About the book
Army Officer.Fugitive. Sorcerer.
Across the country and in every nation, peopleare waking up with magical talents. Untrained and panicked, they summon storms,raise the dead, and set everything they touch ablaze.
Army officer Oscar Britton sees the worst of it.A lieutenant attached to the military’s Supernatural Operations Corps, hismission is to bring order to a world gone mad. Then he abruptly manifests arare and prohibited magical power, transforming him overnight from governmentagent to public enemy number one.
The SOC knows how to handle this kind ofsituation: hunt him down–and take him out. Driven into an underground shadowworld, Britton is about to learn that magic has changed all the rules he’s everknown, and that his life isn’t the only thing he’s fighting for.
400 pages (paperback)
Published on: January 31, 2012
Published by: Ace
This bookwas sent as an ARC by the author.
Control Point is an incredibly talkedabout book, and it hasn’t even been released yet. It’s the kind of urbanfantasy that isn’t found on shelves nearly often enough and because of thatit’s attracting a lot of much deserved attention. Control Point isn’t about tattooed women who fall hopelessly inlove with vampires while investigating a crime. It’s about inner and outerconflict as well as duty and these deeper themes are nothing short ofcaptivating.
Control Point is heavily steeped inmilitary tactics. Usually books that center heavily on military themes don’tappeal much to me. Control Point isdifferent, and the reason why is because of the author himself. There issomething quite surreal and captivating about reading a book written by someonewho has first hand experience with his main themes and thus, understands themon a deeper, more intimate level. It’s obvious that Cole isn’t writing thisfrom a well-researched perspective. He lived it, and that brings a level ofrealism to the happenings that couldn’t be achieved by mere research alone.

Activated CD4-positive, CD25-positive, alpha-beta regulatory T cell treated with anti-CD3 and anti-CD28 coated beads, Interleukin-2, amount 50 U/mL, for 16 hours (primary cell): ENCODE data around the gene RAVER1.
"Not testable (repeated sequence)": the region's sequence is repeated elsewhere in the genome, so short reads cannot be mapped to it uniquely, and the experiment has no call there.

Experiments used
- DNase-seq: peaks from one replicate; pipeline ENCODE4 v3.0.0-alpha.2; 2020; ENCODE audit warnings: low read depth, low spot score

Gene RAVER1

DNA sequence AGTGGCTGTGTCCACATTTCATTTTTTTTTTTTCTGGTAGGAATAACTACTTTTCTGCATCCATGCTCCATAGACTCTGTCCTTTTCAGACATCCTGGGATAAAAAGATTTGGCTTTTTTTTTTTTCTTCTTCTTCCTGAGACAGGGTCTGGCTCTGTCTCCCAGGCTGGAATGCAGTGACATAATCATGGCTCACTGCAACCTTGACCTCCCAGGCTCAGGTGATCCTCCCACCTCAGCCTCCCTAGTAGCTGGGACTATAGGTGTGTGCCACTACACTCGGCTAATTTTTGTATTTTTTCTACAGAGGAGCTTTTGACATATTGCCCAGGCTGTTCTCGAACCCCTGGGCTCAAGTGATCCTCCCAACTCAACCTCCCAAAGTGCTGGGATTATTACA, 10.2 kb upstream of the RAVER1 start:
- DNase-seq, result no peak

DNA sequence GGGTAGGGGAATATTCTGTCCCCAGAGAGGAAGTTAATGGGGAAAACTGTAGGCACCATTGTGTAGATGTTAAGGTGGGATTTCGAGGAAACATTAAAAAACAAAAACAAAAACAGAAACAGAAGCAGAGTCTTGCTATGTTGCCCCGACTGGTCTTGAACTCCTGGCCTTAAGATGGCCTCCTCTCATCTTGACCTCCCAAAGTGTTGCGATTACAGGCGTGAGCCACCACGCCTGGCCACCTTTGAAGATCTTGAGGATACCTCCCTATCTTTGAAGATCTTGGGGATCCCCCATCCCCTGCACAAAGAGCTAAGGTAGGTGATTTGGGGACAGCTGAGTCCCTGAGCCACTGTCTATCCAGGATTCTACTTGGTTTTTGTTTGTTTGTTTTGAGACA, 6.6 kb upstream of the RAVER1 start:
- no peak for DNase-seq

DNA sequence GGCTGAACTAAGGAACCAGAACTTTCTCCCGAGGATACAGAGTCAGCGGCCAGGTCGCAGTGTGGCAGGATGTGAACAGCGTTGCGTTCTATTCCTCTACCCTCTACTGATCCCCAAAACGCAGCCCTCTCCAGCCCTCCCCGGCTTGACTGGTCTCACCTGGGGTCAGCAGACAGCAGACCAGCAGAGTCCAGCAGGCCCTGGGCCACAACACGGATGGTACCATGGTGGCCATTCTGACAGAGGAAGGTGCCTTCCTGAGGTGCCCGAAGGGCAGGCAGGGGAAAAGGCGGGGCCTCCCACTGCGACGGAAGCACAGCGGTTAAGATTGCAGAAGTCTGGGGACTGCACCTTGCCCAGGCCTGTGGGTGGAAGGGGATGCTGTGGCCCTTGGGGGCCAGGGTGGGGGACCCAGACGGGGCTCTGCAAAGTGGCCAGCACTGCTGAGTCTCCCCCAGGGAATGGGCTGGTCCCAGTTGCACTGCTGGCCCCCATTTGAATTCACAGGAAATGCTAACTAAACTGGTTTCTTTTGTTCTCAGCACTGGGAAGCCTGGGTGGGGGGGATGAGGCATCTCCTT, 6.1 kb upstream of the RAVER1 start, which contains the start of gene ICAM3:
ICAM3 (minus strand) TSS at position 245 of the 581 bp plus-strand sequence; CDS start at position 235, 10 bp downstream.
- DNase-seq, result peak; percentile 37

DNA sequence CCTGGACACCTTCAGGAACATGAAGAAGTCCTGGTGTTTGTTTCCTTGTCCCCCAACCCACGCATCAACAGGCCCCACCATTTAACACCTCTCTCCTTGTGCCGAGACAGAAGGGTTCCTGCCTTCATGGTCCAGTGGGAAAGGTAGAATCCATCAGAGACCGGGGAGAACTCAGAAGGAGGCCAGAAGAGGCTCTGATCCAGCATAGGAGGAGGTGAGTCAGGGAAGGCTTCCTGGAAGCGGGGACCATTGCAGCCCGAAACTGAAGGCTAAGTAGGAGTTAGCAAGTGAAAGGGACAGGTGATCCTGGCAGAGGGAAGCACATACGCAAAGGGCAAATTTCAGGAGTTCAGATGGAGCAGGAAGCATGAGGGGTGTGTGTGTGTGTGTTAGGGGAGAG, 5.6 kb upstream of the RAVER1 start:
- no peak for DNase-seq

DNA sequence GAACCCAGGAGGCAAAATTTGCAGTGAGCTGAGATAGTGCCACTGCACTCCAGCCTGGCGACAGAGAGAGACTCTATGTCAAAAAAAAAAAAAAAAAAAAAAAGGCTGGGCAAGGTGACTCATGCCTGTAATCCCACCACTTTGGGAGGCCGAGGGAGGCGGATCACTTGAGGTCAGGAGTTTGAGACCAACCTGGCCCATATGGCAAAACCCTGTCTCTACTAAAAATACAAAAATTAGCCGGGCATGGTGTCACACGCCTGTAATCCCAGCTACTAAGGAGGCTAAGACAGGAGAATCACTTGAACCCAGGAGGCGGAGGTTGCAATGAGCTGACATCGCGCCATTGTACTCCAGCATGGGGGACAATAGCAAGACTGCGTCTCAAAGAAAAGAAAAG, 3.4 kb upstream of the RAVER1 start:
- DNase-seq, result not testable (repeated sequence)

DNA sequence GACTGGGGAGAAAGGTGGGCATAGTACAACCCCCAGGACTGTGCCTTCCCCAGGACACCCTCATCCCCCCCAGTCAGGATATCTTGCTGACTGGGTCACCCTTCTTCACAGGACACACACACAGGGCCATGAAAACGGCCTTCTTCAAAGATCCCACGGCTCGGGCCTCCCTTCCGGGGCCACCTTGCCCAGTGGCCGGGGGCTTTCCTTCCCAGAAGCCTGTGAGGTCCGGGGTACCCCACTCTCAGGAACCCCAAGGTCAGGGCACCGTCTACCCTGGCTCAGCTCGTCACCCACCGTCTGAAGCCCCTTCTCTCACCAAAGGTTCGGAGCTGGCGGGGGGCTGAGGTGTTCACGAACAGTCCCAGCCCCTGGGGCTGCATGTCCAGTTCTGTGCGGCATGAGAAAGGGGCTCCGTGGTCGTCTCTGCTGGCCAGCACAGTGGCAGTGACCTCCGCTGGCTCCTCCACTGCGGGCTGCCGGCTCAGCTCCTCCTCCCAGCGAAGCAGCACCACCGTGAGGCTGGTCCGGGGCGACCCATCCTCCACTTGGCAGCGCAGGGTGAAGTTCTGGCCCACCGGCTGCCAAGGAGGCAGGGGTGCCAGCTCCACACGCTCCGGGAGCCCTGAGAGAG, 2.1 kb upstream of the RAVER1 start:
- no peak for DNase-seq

Perhapsit’s this realism that makes so many scenes in the book pop. For instance, thebook opens with an altercation that takes place in a high school. While thismay seem like familiar territory, Cole twists it into something uniquely his,and it’s almost haunting due to the “what ifs” that readers will inevitablymull over. That’s something that can be felt throughout the book. Control Point takes place in a world of“what ifs.” What if humanity did evolve enough to gain special abilities? Howwould the government deal with it? How would people react to it? The openingscene is haunting because the reader is almost slapped in the face with all ofthese questions while they wrangle with the idea of the military falling uponteenagers who have special abilities.
Then,Cole ups the ante when the protagonist, military man Oscar Britton discovers hehas a forbidden ability of his own. Britton is forced to reevaluate his placein the military. Events transpire, and Britton ends up in the Shadow Ops, whichtakes him somewhere else entirely. This is where the book gets reallyinteresting, as readers are exposed to something beyond urban fantasy and enterinto a realm something else entirely while the protagonist battles with othersagainst another, more looming threat.